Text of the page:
For the analysis and representation of stationary signals and images the conventional Fourier- and wavelet-based methods are particularly appropriate. However, in many areas in science and engineering we are faced with the problem to interpret digital signals and images which are not band-limited and have a non-stationary behaviour. Frequently, there are even further obstacles. The acquisition of signal or image measurements may be very expensive and therefore limited. In other applications, measurement sets are huge but contaminated by noise. Examples of the above are encountered in magnetic resonance imaging, infrared microscopy, fluorescence-lifetime imaging microscopy (FLIM), the analysis of seismic signals in geophysics, radar imaging (SAR/ISAR), tissue ageing models, vibration analysis, direction of arrival (DOA) detection, texture classification, radio frequency identification (RFID), non-destructive testing, satellite navigation, time series analysis, echolocation, induction motor diagnostics (MCSA), to name just a few.
Within the last few years, research on Prony-based methods has been intensified, as they offer an alternative to the compressed sensing approach. One essential advantage of the Prony method is that it does not need randomly collected measurements but works with deterministic sampling based on a sampling scheme which is adapted to the nonlinear signal model. At the same time, the Prony approach does not suffer the well-known curse of dimensionality in the multivariate case.
This Dagstuhl Seminar brought together a number of researchers from different areas in mathematics, engineering and industry. Topics included new mathematical insights and efficient numerical algorithms for problems based on exponential analysis as well as applications of exponential analysis models in engineering and life sciences. During this Seminar, the participants presented their newest results and discussed several open problems and applications from different perspectives.
The talks in the workshop partially had the character of survey talks and were arranged in different main research topics, as new mathematical theory (Day 1 and Day 5), new computational approaches (Day 2) and new results in applications in engineering (Day 3) and life sciences (Day 4).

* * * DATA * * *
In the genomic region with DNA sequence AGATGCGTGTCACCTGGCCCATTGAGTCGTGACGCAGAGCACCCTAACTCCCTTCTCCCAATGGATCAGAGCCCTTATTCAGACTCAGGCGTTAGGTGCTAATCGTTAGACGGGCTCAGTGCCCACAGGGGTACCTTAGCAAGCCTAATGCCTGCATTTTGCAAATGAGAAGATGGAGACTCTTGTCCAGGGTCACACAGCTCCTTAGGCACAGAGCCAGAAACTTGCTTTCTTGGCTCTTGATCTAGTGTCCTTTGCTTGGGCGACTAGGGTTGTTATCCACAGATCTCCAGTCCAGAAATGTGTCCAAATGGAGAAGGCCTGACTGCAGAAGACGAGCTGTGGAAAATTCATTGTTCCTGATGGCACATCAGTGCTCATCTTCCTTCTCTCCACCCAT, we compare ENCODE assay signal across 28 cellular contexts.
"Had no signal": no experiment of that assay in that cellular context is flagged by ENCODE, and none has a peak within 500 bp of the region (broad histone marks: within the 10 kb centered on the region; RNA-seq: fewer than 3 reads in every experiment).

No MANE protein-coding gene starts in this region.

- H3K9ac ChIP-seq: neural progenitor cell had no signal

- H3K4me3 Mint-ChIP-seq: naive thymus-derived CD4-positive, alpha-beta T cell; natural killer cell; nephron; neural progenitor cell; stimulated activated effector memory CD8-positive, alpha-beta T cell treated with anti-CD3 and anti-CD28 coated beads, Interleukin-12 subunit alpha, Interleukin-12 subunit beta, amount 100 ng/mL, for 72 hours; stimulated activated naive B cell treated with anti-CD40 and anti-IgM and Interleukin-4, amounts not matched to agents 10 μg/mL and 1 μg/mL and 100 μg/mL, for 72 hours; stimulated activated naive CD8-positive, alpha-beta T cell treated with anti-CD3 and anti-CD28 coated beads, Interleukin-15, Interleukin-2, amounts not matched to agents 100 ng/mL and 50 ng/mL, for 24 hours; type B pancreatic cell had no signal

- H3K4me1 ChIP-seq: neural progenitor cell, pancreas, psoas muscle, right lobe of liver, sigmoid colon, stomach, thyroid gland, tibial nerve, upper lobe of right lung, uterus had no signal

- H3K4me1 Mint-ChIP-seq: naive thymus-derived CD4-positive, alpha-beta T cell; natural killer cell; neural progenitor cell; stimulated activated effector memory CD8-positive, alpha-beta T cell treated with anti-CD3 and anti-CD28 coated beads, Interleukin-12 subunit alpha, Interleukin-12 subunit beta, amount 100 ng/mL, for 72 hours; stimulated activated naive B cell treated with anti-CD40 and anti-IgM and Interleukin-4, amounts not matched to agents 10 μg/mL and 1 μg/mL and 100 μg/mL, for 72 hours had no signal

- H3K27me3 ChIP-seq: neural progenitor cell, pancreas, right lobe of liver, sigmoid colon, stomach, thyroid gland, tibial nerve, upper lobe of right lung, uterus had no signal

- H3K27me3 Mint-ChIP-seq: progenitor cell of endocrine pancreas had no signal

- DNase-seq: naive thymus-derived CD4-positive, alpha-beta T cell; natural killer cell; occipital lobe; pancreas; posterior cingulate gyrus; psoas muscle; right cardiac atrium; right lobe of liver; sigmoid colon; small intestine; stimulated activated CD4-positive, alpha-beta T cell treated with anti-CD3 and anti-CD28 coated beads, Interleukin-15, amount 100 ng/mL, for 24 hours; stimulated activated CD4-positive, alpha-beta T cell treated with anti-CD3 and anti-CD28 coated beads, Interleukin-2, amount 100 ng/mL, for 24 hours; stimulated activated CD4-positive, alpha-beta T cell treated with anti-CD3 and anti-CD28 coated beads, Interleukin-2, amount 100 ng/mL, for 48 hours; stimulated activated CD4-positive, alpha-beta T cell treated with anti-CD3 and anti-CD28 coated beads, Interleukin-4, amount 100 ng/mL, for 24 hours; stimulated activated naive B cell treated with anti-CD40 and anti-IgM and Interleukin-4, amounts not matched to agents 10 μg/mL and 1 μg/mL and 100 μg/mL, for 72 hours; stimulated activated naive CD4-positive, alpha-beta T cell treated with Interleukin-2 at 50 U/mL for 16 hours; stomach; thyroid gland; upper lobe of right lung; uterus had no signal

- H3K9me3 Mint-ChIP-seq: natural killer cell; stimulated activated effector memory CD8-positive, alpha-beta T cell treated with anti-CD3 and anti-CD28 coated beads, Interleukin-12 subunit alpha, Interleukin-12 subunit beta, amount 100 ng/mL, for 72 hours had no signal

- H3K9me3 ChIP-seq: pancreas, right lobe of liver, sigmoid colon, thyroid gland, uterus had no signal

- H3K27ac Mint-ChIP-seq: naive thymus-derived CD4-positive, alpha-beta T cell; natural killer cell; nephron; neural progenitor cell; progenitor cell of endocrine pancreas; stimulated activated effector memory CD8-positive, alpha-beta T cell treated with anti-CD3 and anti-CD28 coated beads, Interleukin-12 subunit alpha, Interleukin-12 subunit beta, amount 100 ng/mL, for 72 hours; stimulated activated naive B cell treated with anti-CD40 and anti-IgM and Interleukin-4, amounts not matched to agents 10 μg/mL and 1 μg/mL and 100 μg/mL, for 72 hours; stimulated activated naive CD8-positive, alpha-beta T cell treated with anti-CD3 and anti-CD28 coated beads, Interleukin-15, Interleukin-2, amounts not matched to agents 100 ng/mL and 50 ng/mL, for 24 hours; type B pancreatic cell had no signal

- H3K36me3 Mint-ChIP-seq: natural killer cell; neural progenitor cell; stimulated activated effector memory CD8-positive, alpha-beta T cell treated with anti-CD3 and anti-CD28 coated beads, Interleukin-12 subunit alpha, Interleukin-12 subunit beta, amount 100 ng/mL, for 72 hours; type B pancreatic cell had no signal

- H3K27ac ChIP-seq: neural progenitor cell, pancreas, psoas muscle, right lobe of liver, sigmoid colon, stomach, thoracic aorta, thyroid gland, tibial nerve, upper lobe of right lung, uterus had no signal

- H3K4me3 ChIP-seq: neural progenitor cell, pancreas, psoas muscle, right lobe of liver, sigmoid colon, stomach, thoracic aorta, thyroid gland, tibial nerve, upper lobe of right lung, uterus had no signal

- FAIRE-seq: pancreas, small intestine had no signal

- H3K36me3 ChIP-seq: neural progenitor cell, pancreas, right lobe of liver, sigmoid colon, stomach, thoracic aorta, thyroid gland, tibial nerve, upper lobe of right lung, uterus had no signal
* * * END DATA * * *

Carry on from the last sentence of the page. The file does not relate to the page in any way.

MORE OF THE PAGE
On the first day, the talks focussed on the mathematical theory of exponential analysis. B. Beckermann and A. Matos emphasized the close connection between exponential analysis and rational approximation, which leads to new application areas as density reconstruction in an equilibrium problem in logarithmic potential theory and improved rational approximation of Markov functions. As shown in the talk by T. Sauer, there is also a close connection between multi-exponential analysis and continued fractions.
In the afternoon, the participants started four smaller thematic discussion groups to discuss new challenges and open problems throughout the week. These discussion groups particularly focussed on theory, more efficient computational algorithms and applications in engineering and biosciences. The discussions included general observations on the further development of exponential analysis and its ties to other subjects as well as further specific approaches for application of the theory to application problems in radar imaging or MRI. Still, we are far away from a full understanding of the relations between the different methods for the stable reconstruction of a parametric signal model, as well as from a systematic construction of Fourier analytic methods for the improved analysis of non-stationary signals.
In practice, Prony-based methods often suffer from a bad conditioning of the involved structured matrices and some extra effort is required to reliably execute the corresponding algorithms. Among the more successful implementations, the ESPRIT method, the Matrix-Pencil method, the approximate Prony method, and validated exponential analysis are established. The problem statement is also closely related to rational approximation theory and the structured low-rank approximation of structured matrices. These connections are still not completely understood and may lead to strongly improved reconstruction algorithms, able to treat more general sampling sets and deliver super-resolution results.